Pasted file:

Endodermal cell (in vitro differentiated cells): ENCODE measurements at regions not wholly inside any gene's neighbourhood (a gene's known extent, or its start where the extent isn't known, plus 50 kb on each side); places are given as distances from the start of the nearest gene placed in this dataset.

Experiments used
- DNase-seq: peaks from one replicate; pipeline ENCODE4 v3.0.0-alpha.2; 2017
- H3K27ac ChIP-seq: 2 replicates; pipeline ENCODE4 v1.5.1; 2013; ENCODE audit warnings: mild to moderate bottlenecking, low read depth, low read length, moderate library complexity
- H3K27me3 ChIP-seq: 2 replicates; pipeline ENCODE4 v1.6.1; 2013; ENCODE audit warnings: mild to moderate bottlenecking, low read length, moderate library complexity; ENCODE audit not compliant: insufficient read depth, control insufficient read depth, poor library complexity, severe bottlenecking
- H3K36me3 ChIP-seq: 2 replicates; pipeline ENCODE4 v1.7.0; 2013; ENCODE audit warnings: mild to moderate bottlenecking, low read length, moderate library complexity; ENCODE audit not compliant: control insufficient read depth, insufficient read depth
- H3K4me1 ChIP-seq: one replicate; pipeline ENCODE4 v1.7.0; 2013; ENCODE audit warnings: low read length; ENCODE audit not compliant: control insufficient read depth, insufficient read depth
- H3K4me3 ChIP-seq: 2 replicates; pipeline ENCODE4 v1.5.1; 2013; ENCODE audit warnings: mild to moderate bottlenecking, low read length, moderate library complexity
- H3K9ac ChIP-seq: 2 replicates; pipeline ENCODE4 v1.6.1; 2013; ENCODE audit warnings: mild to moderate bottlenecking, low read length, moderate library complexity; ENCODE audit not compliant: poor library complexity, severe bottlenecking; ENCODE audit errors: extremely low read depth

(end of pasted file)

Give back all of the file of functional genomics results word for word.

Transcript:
Endodermal cell (in vitro differentiated cells): ENCODE measurements at regions not wholly inside any gene's neighbourhood (a gene's known extent, or its start where the extent isn't known, plus 50 kb on each side); places are given as distances from the start of the nearest gene placed in this dataset.

Experiments used
- DNase-seq: peaks from one replicate; pipeline ENCODE4 v3.0.0-alpha.2; 2017
- H3K27ac ChIP-seq: 2 replicates; pipeline ENCODE4 v1.5.1; 2013; ENCODE audit warnings: mild to moderate bottlenecking, low read depth, low read length, moderate library complexity
- H3K27me3 ChIP-seq: 2 replicates; pipeline ENCODE4 v1.6.1; 2013; ENCODE audit warnings: mild to moderate bottlenecking, low read length, moderate library complexity; ENCODE audit not compliant: insufficient read depth, control insufficient read depth, poor library complexity, severe bottlenecking
- H3K36me3 ChIP-seq: 2 replicates; pipeline ENCODE4 v1.7.0; 2013; ENCODE audit warnings: mild to moderate bottlenecking, low read length, moderate library complexity; ENCODE audit not compliant: control insufficient read depth, insufficient read depth
- H3K4me1 ChIP-seq: one replicate; pipeline ENCODE4 v1.7.0; 2013; ENCODE audit warnings: low read length; ENCODE audit not compliant: control insufficient read depth, insufficient read depth
- H3K4me3 ChIP-seq: 2 replicates; pipeline ENCODE4 v1.5.1; 2013; ENCODE audit warnings: mild to moderate bottlenecking, low read length, moderate library complexity
- H3K9ac ChIP-seq: 2 replicates; pipeline ENCODE4 v1.6.1; 2013; ENCODE audit warnings: mild to moderate bottlenecking, low read length, moderate library complexity; ENCODE audit not compliant: poor library complexity, severe bottlenecking; ENCODE audit errors: extremely low read depth